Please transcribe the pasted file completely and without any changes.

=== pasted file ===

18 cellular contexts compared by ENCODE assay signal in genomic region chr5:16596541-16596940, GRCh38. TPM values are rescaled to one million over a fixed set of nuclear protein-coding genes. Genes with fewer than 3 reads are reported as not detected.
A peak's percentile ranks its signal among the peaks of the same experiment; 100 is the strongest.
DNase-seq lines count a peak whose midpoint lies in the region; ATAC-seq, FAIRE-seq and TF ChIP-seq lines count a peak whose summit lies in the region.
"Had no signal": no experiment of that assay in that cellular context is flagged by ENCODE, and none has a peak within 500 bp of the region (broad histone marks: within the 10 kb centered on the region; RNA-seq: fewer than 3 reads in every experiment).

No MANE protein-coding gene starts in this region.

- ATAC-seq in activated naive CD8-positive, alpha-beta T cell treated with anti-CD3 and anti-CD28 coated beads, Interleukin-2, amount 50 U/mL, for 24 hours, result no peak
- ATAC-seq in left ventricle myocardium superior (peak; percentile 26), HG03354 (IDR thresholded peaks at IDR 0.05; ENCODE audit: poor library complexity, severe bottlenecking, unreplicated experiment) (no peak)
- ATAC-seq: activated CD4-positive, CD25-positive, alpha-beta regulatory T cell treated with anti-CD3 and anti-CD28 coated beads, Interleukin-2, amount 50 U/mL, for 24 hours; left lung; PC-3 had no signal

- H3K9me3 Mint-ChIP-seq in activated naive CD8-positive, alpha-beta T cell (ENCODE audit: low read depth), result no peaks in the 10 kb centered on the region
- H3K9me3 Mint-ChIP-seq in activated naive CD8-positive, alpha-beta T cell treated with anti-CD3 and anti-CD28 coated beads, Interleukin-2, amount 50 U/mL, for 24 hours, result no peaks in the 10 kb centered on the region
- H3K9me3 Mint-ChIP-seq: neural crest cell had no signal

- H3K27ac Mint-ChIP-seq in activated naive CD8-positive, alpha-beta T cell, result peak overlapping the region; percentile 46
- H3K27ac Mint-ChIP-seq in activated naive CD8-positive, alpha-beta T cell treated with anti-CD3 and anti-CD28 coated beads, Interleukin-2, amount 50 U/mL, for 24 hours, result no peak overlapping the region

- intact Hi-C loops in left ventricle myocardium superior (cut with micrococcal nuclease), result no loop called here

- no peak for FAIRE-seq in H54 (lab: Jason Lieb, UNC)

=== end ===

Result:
18 cellular contexts compared by ENCODE assay signal in genomic region chr5:16596541-16596940, GRCh38. TPM values are rescaled to one million over a fixed set of nuclear protein-coding genes. Genes with fewer than 3 reads are reported as not detected.
A peak's percentile ranks its signal among the peaks of the same experiment; 100 is the strongest.
DNase-seq lines count a peak whose midpoint lies in the region; ATAC-seq, FAIRE-seq and TF ChIP-seq lines count a peak whose summit lies in the region.
"Had no signal": no experiment of that assay in that cellular context is flagged by ENCODE, and none has a peak within 500 bp of the region (broad histone marks: within the 10 kb centered on the region; RNA-seq: fewer than 3 reads in every experiment).

No MANE protein-coding gene starts in this region.

- ATAC-seq in activated naive CD8-positive, alpha-beta T cell treated with anti-CD3 and anti-CD28 coated beads, Interleukin-2, amount 50 U/mL, for 24 hours, result no peak
- ATAC-seq in left ventricle myocardium superior (peak; percentile 26), HG03354 (IDR thresholded peaks at IDR 0.05; ENCODE audit: poor library complexity, severe bottlenecking, unreplicated experiment) (no peak)
- ATAC-seq: activated CD4-positive, CD25-positive, alpha-beta regulatory T cell treated with anti-CD3 and anti-CD28 coated beads, Interleukin-2, amount 50 U/mL, for 24 hours; left lung; PC-3 had no signal

- H3K9me3 Mint-ChIP-seq in activated naive CD8-positive, alpha-beta T cell (ENCODE audit: low read depth), result no peaks in the 10 kb centered on the region
- H3K9me3 Mint-ChIP-seq in activated naive CD8-positive, alpha-beta T cell treated with anti-CD3 and anti-CD28 coated beads, Interleukin-2, amount 50 U/mL, for 24 hours, result no peaks in the 10 kb centered on the region
- H3K9me3 Mint-ChIP-seq: neural crest cell had no signal

- H3K27ac Mint-ChIP-seq in activated naive CD8-positive, alpha-beta T cell, result peak overlapping the region; percentile 46
- H3K27ac Mint-ChIP-seq in activated naive CD8-positive, alpha-beta T cell treated with anti-CD3 and anti-CD28 coated beads, Interleukin-2, amount 50 U/mL, for 24 hours, result no peak overlapping the region

- intact Hi-C loops in left ventricle myocardium superior (cut with micrococcal nuclease), result no loop called here

- no peak for FAIRE-seq in H54 (lab: Jason Lieb, UNC)